Yoga for Better Balance: From Avoiding Falls to Improving Sports Performance

Join Dr Timothy McCall for this special 3 part workshops series that will look beyond the use of yoga as a practice for physical balance. We will be investigating ways to create resilience and balance in our bodies, nervous systems and minds.


Workshop Description

Accidental falls are a leading cause of injury, especially in the elderly and those with neurological conditions like Parkinson’s disease and MS, where balance problems are common. Improving balance should also be an integral part any program to prevent osteoporotic fractures, which half of women over 50 will experience in their lifetimes.

Beyond using yoga to improve physical balance, we’ll explore balance as seen in Ayurveda and examine such factors as core strength and mindfulness, as well as the balance of the autonomic nervous system, all of which affect physical balance.

N.B although we will mention balance problems caused by dizziness, vertigo and inner ear problems, this will not be a major focus of this workshop.

Workshop Contents

Session One: The Yoga of Balance
An overview of perspectives on balance from modern medical science, yoga and Ayurveda. We’ll examine the sources of balance from the inner ear to the felt sense (proprioception). Our practice will focus on creating resilience and balance in our bodies, nervous systems and minds.

Session Two: Feet as Foundation
Falling, and the injuries that often result, is often caused by poor balance. We’ll study a number of factors that contribute to a lack of balance from weakness to inattention to a lack of being “grounded,” both physically and energetically. Our practice, emphasizing standing poses, will focus on learning to wake up our feet, making them stronger, more flexible, and more aware.

Session Three: The Domes of the Hands
In yoga, most of us have been taught to press the four corners of the hands into the mat in arm balances and poses like Downward-Facing Dog. This can be valuable, but the dome in the palm that this action accentuates is only one of the domes in the hand. In our practice, we’ll explore how to use these other domes to strengthen and enliven our hands, allowing better balance and a deeper connection to our core. A side benefit of this practice is that it informs us how to fall more skillfully, if we realize we’re on the way down.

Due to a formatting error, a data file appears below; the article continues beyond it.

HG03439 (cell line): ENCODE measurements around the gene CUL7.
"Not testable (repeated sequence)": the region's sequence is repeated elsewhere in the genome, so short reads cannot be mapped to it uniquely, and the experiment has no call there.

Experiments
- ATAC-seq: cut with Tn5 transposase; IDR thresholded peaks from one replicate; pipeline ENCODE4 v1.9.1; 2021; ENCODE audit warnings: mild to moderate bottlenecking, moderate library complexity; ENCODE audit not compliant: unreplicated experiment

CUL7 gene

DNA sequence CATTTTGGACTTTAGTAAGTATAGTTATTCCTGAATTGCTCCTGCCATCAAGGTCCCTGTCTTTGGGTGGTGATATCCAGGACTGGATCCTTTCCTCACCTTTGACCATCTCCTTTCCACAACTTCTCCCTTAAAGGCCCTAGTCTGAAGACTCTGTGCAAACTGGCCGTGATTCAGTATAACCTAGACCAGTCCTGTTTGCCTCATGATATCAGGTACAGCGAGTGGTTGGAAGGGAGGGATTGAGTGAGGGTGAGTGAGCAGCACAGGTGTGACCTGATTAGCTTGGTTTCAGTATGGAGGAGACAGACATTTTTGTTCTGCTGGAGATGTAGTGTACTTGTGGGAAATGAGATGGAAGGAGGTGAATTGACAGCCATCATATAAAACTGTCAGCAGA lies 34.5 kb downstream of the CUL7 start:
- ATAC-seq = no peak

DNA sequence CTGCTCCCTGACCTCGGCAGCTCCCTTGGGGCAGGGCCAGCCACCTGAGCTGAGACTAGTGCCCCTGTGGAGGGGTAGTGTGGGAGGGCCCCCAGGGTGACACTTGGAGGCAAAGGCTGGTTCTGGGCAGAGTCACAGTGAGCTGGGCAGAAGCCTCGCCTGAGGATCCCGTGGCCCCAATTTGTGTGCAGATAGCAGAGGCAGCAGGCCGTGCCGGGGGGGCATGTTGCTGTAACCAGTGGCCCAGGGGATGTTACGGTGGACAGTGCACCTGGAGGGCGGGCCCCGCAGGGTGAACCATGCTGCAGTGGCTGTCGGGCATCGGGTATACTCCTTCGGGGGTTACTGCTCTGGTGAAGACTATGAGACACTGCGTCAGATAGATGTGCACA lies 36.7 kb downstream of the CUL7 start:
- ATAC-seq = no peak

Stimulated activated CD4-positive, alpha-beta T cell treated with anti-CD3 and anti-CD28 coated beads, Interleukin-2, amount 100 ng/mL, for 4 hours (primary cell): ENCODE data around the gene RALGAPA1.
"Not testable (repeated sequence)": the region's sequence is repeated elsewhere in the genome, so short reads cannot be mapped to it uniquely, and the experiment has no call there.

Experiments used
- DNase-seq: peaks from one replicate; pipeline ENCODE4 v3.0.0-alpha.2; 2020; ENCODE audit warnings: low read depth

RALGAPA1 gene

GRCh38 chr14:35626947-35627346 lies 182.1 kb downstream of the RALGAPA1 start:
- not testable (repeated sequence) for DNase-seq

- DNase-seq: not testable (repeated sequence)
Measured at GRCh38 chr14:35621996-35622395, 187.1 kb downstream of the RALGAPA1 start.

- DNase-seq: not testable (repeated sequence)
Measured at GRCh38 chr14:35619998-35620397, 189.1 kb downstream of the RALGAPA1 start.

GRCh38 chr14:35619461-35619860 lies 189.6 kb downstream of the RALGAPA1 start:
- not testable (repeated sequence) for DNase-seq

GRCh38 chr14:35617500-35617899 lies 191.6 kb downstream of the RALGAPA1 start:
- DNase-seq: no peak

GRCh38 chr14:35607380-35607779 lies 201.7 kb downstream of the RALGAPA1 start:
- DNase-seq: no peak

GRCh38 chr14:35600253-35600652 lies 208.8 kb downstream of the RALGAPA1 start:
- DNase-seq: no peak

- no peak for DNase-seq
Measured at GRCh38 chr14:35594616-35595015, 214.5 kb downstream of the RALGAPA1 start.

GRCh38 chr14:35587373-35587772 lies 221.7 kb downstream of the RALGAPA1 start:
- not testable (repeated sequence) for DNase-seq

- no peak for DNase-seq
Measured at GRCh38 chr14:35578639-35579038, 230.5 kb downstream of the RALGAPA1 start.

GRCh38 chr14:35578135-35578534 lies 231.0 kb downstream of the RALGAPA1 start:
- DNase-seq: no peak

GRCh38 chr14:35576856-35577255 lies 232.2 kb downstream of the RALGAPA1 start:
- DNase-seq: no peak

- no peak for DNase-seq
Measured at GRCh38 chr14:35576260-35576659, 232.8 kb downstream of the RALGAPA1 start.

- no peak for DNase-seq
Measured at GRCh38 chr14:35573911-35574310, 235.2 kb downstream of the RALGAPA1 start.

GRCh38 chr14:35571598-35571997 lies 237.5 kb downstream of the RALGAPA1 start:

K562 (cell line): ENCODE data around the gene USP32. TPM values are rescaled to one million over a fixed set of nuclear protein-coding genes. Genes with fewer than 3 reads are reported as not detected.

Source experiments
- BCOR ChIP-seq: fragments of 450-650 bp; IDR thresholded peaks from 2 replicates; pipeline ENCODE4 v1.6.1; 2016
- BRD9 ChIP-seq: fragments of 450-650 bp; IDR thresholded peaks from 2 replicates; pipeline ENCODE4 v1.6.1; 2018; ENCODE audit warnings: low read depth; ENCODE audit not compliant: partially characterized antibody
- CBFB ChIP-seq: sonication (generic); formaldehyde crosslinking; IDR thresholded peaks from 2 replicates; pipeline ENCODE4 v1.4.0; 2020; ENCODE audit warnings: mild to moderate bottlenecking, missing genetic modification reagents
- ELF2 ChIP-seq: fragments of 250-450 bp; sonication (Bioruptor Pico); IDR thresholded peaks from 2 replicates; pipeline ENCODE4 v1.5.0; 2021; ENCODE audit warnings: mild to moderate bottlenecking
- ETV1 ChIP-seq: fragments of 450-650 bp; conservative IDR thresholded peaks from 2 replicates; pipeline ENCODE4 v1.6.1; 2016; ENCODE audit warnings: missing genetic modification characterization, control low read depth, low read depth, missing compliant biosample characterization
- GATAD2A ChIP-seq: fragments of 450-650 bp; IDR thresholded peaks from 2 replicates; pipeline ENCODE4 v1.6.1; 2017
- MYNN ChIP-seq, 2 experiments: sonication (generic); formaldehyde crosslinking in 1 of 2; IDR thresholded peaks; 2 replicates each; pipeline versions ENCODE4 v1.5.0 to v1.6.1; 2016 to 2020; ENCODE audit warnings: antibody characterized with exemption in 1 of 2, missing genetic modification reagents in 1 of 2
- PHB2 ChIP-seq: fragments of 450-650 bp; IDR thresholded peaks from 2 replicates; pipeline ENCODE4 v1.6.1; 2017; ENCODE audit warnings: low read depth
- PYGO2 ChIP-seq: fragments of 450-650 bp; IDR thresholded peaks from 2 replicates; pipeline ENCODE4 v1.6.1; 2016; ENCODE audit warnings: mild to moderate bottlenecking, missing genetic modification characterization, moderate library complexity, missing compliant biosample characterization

Timothy has developed a number of dynamic balancing postures, which are gentle but challenging, which are much more effective in improving balance than the type of static balancing poses like Tree pose commonly taught in yoga classes.

Workshop Format

Each class will include a lecture, Q+A sessions as well as practices that includes asana, pranayama and meditation.


The workshops will be recorded and replay access offered to all students for 21 days after the event.

Who is this Workshop For?

Appropriate for yoga teachers and therapists as well as interested students of all levels.


You will receive a Yogacampus certificate of completion on finishing the course, which totals 9 CPD hours. The course is also eligible for Yoga Alliance Continuing Education credits.

Meet the Teacher

Timothy McCall, MD is a board-certified internist, Yoga Journal's medical editor since 2002 and the author of the Amazon #1 bestseller Yoga as Medicine: The Yogic Prescription for Health and Healing. He practiced medicine in the Boston area for a dozen years before devoting himself full-time in the late 1990s to yoga therapy. He has studied with many of the world's leading yoga teachers including BKS Iyengar and TKV Desikachar, as well as Patricia Walden, Rod Stryker and Donald Moyer. In 2005, Timothy began his studies with a traditional Ayurvedic doctor, Chandukutty Vaidyar, and spent more than a year at his clinic in Kerala, India. He serves on the editorial board of The International Journal of Yoga Therapy, and co-edited and contributed to the 2016 medical textbook, The Principles and Practice of Yoga in Health Care. His latest book is Saving My Neck: A Doctor’s East/West Journey through Cancer. Most recently, he has introduced an approach to yoga, which he calls Vinyasa of Breath. See

Timothy Mc Call